Well, according to Severson, not necessarily.
“Being seen as valued and smart even while acting ignorant is such a white privilege,” Severson said. “Because women of color have to prove themselves four times more in every situation. And, of course, no woman should have to prove themselves, but we should still feel empowered to learn.”
It’s true that a person’s value — any person, regardless of gender — should be something innate and immutable, not capable of being determined by intelligence or any other arbitrary quality. But bimbo feminism seems to view ignorance as feminist only because it subverts the impossible standards of intelligence and capability that the patriarchy demands. As a result, engagement with more esoteric topics becomes oppositional to the very ethos of bimbo feminism.
Still, as Severson pointed out, the motivation behind bimbo feminism comes not from a willful desire to be ignorant, but from a deep-rooted frustration with patriarchal demands. For some, bimbo feminism offers a necessary escape.
Molly O’Keefe, a junior biology major, agreed that bimbo feminism can be perceived as a “safe space” from these unrealistic expectations exacted upon women.
“It is comforting not to always feel the need to be intelligent and hardcore and everything,” O’Keefe said. “Women do like some of the stereotypical things associated with being a woman, that’s why there are those stereotypes. And [bimbo feminism] can be a safe space to enjoy those things.”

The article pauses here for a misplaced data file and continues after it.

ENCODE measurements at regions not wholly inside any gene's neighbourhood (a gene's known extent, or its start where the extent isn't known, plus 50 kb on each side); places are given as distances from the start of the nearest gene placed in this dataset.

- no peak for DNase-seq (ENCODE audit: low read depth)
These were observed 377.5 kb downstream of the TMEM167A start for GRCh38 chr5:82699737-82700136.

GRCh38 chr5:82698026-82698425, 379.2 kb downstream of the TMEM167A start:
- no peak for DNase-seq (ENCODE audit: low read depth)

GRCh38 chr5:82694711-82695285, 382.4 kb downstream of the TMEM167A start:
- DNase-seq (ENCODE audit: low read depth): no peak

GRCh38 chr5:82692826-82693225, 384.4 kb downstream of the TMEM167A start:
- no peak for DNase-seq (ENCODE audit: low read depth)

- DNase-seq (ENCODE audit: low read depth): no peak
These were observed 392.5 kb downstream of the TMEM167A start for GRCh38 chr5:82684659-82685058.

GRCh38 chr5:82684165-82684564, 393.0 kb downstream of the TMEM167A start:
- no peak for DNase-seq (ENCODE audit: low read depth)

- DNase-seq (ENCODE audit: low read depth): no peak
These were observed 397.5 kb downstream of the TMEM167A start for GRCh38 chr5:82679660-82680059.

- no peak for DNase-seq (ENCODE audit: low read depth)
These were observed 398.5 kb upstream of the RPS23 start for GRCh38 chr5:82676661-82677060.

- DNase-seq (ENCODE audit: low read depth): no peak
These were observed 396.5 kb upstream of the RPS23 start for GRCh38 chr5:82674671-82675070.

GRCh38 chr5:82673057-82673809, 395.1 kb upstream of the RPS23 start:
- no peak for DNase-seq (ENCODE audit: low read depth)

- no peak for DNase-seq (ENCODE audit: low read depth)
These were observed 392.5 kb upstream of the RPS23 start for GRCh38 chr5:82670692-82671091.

From this perspective, bimbo feminism appears as a surprisingly natural response to the neoliberal “girlboss” feminism that has oversaturated the past decade. Taglines such as “having it all” push the narrative that women can be mothers and career moguls, beautiful and successful, partnered and independent, without acknowledging the disproportionate amount of work that women are expected to shoulder during their pursuit of these goals.
There’s no shame in wanting a different narrative. But the fact remains that, despite its well-intentioned origins, certain aspects of bimbo feminism have devolved into something no less sinister than the very ideology it set out to counter.
Mya Tran, a junior English major, offered their perspective on some of the more negative elements associated with bimbo feminism.
“A lot of bimbo feminism seems to have a really strong image to it,” Tran said. “Like a certain type of voice, a certain type of body shape and a certain type of style. I haven’t seen a single plus-size woman or a single butch woman go on a social media platform and be a bimbo [feminist]. So their image doesn’t really represent what they’re saying.”
Like many derivatives of feminist thought, bimbo feminism seems to be a space that prioritizes white, able-bodied, thin, traditionally feminine and cisgender women. This, of course, is a tired narrative in 2024, where women of color and transgender women are facing increased levels of violence and bigotry.
Bimbo feminism also seems to prioritize image over ideology, emphasizing pink clothing and glittery makeup instead of genuine activism. The lack of diversity only reinforces the conclusion that bimbo feminism functions far more effectively as a hashtag to curate social currency, rather than a truly radical doctrine.
Of course, far be it from me to exercise male privilege by telling women what to do. But taking a well-informed approach to any Internet trend is never a bad thing, especially in the panopticon age of digital footprints and cancel culture. Stupid or smart, the moral of this story is that feminism isn’t feminism without intersectional allyship — and that’s just one of many things bimbo feminism seems to lack.